(non-US) countries, ODA and OOF bilateral commitments (1970-88), $45
million


_#_Currency: East Caribbean dollar (plural - dollars); 1 EC dollar
(EC$) = 100 cents


_#_Exchange rates: East Caribbean dollars (EC$) per US$1 - 2.70 (fixed
rate since 1976)


_#_Fiscal year: 1 April-31 March


_*_Communications
_#_Railroads: 64 km 0.760-meter narrow gauge and 13 km 0.610-meter
gauge used almost exclusively for handling sugarcane


_#_Highways: 240 km


_#_Ports: Saint John's


_#_Merchant marine: 86 ships (1,000 GRT or over) totaling 319,477
GRT/497,194 DWT; includes 61 cargo, 5 refrigerated cargo, 6 container,
4 roll-on/roll-off cargo, 1 multifunction large load carrier, 3
petroleum, oils, and lubricants (POL) tanker, 6 chemical tanker; note - a
flag of convenience registry


_#_Civil air: 10 major transport aircraft


_#_Airports: 3 total, 3 usable; 2 with permanent-surface runways;
1 with runways 2,440-3,659 m; 2 with runways less than 1,220 m


_#_Telecommunications: good automatic telephone system; 6,700
telephones; tropospheric scatter links with Saba and Guadeloupe;
stations - 4 AM, 2 FM, 2 TV, 2 shortwave; 1 coaxial submarine cable;
1 Atlantic Ocean INTELSAT earth station


_*_Defense Forces
_#_Branches: Royal Antigua and Barbuda Defense Force, Royal Antigua
and Barbuda Police Force (includes the Coast Guard)


_#_Manpower availability: NA


_#_Defense expenditures: $1.4 million, less than 1% of GDP (FY91)
_%_
[email protected]_Arctic Ocean
_*_Geography
_#_Total area: 14,056,000 km2; includes Baffin Bay, Barents Sea,
Beaufort Sea, Chukchi Sea, East Siberian Sea, Greenland Sea, Hudson Bay,
Hudson Strait, Kara Sea, Laptev Sea, and other tributary water bodies


_#_Comparative area: slightly more than 1.5 times the size of the US;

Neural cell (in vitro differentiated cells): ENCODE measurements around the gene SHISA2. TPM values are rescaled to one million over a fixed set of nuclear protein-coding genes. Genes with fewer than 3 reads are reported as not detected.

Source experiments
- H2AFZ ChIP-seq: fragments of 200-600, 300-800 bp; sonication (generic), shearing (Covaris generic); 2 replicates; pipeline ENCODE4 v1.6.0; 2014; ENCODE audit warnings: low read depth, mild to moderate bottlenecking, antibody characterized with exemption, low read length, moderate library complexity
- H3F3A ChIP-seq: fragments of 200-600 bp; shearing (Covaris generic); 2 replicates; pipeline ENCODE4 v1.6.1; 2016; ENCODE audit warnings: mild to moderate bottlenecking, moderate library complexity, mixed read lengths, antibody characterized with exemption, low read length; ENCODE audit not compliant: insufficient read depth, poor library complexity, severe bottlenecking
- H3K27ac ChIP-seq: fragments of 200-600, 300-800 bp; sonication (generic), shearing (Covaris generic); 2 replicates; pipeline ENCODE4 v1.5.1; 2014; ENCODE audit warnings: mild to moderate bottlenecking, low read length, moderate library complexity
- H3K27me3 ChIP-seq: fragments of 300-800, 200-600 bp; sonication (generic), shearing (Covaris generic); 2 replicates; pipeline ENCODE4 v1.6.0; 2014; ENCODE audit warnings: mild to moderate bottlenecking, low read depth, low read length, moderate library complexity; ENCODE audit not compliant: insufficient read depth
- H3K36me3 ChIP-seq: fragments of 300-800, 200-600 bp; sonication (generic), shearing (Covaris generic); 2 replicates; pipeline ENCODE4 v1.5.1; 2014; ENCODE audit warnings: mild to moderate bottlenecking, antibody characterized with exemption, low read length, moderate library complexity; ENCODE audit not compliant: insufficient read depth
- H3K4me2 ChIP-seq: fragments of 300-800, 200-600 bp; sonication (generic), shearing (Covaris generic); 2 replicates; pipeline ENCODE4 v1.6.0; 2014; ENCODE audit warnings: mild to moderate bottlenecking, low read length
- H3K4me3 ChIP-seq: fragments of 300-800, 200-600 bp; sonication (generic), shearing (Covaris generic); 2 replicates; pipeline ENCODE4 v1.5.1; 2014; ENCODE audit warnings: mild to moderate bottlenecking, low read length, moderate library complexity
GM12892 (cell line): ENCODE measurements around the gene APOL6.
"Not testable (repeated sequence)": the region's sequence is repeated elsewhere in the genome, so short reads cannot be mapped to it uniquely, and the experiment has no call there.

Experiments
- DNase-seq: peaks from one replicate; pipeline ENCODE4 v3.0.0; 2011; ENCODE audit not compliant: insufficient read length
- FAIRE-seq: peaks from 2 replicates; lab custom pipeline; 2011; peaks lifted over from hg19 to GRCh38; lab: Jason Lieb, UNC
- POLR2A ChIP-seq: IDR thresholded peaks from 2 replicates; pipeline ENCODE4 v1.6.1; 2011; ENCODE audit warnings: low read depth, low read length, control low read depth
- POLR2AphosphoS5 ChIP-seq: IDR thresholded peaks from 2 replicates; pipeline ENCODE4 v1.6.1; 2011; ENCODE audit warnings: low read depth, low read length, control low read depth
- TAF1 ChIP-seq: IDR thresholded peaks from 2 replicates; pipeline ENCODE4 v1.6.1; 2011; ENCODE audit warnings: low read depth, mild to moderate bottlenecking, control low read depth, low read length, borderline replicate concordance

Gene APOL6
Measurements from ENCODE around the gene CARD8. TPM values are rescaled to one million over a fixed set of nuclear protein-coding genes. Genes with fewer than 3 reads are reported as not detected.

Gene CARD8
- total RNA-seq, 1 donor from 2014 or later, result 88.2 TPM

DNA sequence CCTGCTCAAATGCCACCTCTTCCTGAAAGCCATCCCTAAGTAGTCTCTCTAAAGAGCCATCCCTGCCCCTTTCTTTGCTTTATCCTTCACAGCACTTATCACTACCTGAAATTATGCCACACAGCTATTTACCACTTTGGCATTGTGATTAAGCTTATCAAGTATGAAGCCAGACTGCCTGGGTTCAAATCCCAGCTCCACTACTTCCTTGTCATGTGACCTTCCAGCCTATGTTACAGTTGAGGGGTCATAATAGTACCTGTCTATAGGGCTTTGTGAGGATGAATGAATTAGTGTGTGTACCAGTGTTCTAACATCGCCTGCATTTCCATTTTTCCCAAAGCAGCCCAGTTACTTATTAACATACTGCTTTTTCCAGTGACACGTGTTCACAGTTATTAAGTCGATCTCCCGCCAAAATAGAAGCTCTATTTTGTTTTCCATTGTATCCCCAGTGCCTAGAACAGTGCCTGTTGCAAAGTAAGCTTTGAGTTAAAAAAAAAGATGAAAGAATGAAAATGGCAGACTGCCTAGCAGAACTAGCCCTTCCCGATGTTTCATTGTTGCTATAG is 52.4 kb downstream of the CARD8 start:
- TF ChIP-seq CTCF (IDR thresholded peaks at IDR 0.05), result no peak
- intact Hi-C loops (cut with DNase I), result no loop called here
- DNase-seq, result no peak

smallest of the world's four oceans (after Pacific Ocean, Atlantic Ocean,
and Indian Ocean)


_#_Coastline: 45,389 km


_#_Climate: persistent cold and relatively narrow annual temperature
ranges; winters characterized by continuous darkness, cold and stable
weather conditions, and clear skies; summers characterized by continuous
daylight, damp and foggy weather, and weak cyclones with rain or snow


_#_Terrain: central surface covered by a perennial drifting polar
icepack which averages about 3 meters in thickness, although pressure
ridges may be three times that size; clockwise drift pattern in the
Beaufort Gyral Stream, but nearly straight line movement from the New
Siberian Islands (USSR) to Denmark Strait (between Greenland and
Iceland); the ice pack is surrounded by open seas during the summer, but
more than doubles in size during the winter and extends to the encircling
land masses; the ocean floor is about 50% continental shelf (highest
percentage of any ocean) with the remainder a central basin interrupted
by three submarine ridges (Alpha Cordillera, Nansen Cordillera, and
Lomonsov Ridge); maximum depth is 4,665 meters in the Fram Basin


_#_Natural resources: sand and gravel aggregates, placer deposits,
polymetallic nodules, oil and gas fields, fish, marine mammals (seals,